5. Wow, that’s one of the best things about gardening, I learn something new every day! Thanks, Germi and yes, CoCo really is fun. I’m off to finally get in the veggie garden today, yeah!

  6. Ah, it is a naughty garden. Hee, hee. I do love the exuberance of it all. I mean, what other flower is that dramatic? No wonder they die afterward. After all, they can’t really top themselves can they?~~Dee

  7. germinatrix says:

    You are so right, Dee – what else could they do after blooming like that? Get up and belt out a show-stopping rendition of “What I Did For Love”? Or do complex calculus in pen? No, best to check out at the very top of your game!
    Thanks for stopping by!

    And CoCo – I’ve been playing in the veg beds myself … ah, so fun!

  8. Hi Evitte.
    Congratulations on your agave bloom! Got to love these plants.
    Here is one I had last year…

    This one was an Agave attenuata, is yours the same?
    You can see the pups that I propagated from the host ship in my most recent post. My “beanstalk” spiked upward, then arched over my property (and I am not boasting)!
    The bees went crazy over it when it bloomed in all of it’s yellow flowered glory. It really was an amazing sight, quite a hole was left when it finally died and was finally extracted:

    Can’t wait to see what yours does!

  9. germinatrix says:

    Wow, ESP – your Agave attenuata gave you SO MANY babies! And I love the way they look, all potted up en masse in the tiny terra cotta pots … nice design idea!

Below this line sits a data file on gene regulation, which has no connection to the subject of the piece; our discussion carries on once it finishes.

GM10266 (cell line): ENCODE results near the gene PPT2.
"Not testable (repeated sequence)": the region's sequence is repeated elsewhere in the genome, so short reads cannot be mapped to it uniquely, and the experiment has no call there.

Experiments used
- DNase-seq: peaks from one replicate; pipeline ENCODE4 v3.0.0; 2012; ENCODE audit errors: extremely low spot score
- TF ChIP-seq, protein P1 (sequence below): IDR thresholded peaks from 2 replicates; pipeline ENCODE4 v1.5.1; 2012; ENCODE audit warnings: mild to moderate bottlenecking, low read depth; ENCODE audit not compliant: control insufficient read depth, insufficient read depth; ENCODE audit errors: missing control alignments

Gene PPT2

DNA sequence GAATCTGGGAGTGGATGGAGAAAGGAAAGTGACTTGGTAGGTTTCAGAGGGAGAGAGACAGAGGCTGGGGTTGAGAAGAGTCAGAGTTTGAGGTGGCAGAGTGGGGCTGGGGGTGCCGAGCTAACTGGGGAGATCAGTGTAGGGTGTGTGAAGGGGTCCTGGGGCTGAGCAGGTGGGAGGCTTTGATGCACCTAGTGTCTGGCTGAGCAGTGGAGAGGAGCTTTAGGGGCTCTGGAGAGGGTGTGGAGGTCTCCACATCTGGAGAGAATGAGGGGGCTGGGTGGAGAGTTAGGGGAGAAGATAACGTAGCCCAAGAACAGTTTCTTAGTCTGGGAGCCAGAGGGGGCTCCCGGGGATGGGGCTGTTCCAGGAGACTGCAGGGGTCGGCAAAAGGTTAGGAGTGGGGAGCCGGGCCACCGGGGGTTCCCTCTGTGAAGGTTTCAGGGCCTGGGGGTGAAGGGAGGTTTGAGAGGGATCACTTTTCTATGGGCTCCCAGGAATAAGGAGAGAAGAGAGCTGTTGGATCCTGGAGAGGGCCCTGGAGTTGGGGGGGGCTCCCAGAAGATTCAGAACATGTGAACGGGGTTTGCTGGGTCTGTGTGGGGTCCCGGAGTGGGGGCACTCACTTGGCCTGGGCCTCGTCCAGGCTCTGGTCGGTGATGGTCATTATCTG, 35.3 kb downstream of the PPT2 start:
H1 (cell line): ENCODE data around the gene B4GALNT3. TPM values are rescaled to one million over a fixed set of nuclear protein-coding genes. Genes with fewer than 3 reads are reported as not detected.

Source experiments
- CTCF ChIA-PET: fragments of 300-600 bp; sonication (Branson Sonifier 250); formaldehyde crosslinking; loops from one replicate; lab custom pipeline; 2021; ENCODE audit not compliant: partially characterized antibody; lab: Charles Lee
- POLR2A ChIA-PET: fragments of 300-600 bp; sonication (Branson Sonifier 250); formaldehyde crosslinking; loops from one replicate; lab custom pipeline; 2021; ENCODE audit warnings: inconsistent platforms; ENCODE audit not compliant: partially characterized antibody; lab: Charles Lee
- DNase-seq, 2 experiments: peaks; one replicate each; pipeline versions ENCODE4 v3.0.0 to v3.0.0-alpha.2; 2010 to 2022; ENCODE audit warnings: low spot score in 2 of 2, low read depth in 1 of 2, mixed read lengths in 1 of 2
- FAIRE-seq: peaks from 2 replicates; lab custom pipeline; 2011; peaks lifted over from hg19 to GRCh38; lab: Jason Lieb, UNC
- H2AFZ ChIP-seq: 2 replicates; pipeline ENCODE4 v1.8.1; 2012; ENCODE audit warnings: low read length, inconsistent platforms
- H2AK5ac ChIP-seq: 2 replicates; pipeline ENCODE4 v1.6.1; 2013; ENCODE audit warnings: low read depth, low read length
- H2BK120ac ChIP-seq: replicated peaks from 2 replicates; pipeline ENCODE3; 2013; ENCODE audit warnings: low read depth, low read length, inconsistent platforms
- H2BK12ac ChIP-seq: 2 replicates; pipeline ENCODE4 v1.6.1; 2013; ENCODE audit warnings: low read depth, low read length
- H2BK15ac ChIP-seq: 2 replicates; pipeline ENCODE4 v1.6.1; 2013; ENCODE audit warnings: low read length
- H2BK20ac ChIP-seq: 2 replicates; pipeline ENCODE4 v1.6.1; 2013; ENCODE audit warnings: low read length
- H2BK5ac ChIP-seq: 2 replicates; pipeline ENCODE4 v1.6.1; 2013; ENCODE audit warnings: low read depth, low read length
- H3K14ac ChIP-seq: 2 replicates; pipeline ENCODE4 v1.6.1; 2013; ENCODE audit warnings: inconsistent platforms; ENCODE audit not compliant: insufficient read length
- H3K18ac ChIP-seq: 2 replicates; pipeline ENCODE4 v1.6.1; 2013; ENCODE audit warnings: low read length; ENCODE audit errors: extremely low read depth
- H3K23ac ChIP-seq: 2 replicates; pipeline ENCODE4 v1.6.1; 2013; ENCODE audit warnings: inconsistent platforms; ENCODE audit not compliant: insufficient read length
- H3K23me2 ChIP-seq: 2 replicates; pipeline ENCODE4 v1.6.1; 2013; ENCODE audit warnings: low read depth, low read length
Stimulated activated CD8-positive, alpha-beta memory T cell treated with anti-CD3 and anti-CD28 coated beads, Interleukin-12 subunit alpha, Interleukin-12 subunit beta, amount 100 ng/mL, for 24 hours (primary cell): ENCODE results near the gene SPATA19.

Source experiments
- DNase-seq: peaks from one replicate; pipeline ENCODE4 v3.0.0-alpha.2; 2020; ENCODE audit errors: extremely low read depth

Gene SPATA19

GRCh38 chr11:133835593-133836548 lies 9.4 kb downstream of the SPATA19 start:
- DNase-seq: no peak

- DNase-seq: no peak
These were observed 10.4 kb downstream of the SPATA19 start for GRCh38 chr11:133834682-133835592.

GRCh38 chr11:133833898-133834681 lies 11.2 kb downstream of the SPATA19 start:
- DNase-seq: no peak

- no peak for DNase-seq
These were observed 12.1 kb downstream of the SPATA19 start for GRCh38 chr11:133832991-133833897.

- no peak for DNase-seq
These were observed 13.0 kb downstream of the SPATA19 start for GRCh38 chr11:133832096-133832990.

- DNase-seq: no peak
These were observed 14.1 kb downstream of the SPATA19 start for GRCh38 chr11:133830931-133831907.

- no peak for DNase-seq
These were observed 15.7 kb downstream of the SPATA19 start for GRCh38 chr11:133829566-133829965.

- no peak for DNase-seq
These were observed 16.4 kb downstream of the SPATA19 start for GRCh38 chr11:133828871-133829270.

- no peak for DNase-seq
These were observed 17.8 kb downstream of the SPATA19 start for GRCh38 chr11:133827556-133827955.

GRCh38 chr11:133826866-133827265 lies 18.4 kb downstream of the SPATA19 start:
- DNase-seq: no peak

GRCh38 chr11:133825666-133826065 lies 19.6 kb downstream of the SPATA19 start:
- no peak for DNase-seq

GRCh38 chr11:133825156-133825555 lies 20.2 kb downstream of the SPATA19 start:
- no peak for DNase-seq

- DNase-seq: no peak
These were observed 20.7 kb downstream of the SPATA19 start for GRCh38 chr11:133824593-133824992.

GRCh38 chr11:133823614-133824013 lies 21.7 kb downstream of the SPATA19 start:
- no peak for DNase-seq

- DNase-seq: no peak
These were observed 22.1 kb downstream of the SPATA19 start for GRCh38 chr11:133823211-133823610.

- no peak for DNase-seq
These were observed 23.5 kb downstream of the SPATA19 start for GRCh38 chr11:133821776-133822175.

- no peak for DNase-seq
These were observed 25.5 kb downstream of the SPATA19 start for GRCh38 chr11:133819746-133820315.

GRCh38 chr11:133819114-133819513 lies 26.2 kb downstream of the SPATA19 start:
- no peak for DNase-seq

Follow the link and check them out, people!

    Mine isn’t an attenuata, its a vilmoriniana – it doesn’t have that rosette-like form; instead it has a very open, tentacle-y quality (hence its common name – Octopus Agave).

    I think the bloomspike doesn’t curve the way the one on A. attenuata does, but I don’t know! We have to wait and see – it is getting longer by the minute…

    on by the way, I don’t think I left the name of Ganna Walska’s garden on my comment to your post – Lotusland! It is BRILLIANT!

  10. Yes, that is quite eye-catching, Germi. Wow! These agave/mangave spikes are so fun to watch, but it is a bittersweet realization to see them start one.

  11. HOLY CRAP!
    I have so never lived anywhere that these sorts of plants are common…It’s all so prehistoric and terrifying! Awesome though.

  12. YOWZA! All that spike needs is a “GERMI SAYS RELAX” tee shirt.

    Hayloooo Ivette, it’s Nick, your old chum from the glory days of Domino! SO GLAD you’re back on this world wide garden web, and with such gusto! Brava, brava. Keep it up and check me out at !!!

    X O X O

  13. germinatrix says:

    Hey there Pam! We are bloomspike mothers, you and I; with all of the ambivalence that comes with it, right? I love the drama of it all, but losing a plant is always sad. I am so glad your Mangave isn’t going to bite it after blooming. PHEW! He is gorgeous…

    Kate my sweet! I am totally wanting my garden to be a place where the prehistoric and the terrifying emerge – you nailed it! Wait until you see my friend Laura’s garden, I’m writing about it now – Monster Plants everywhere! That’s what happen when you live here at the edge of civilization… pretty flowers are hard for us, but the odd and the spiky – bring it on!

    Hi Nick! Right on! All of us ex-Domino bloggers doing it on our own … I am linking to you immediately!
    An Elizabeth Peyton beach towel? See? Thank GOD you’re blogging – we NEED to know about these things! (I love her, too)

    Haha … Spike IS pretty Frankie, isn’t he? Fellow garden blogger ESP has inspired me to re-name him ‘Vlad’ (the real Dracula was named Vlad the Impaler)
    GERMI SAYS RELAX t-shirts! Don’t joke… I like it!
    XO friend!

  14. Is that Coleonema behind Agave in the first picture? Now that’s an inspired pairing.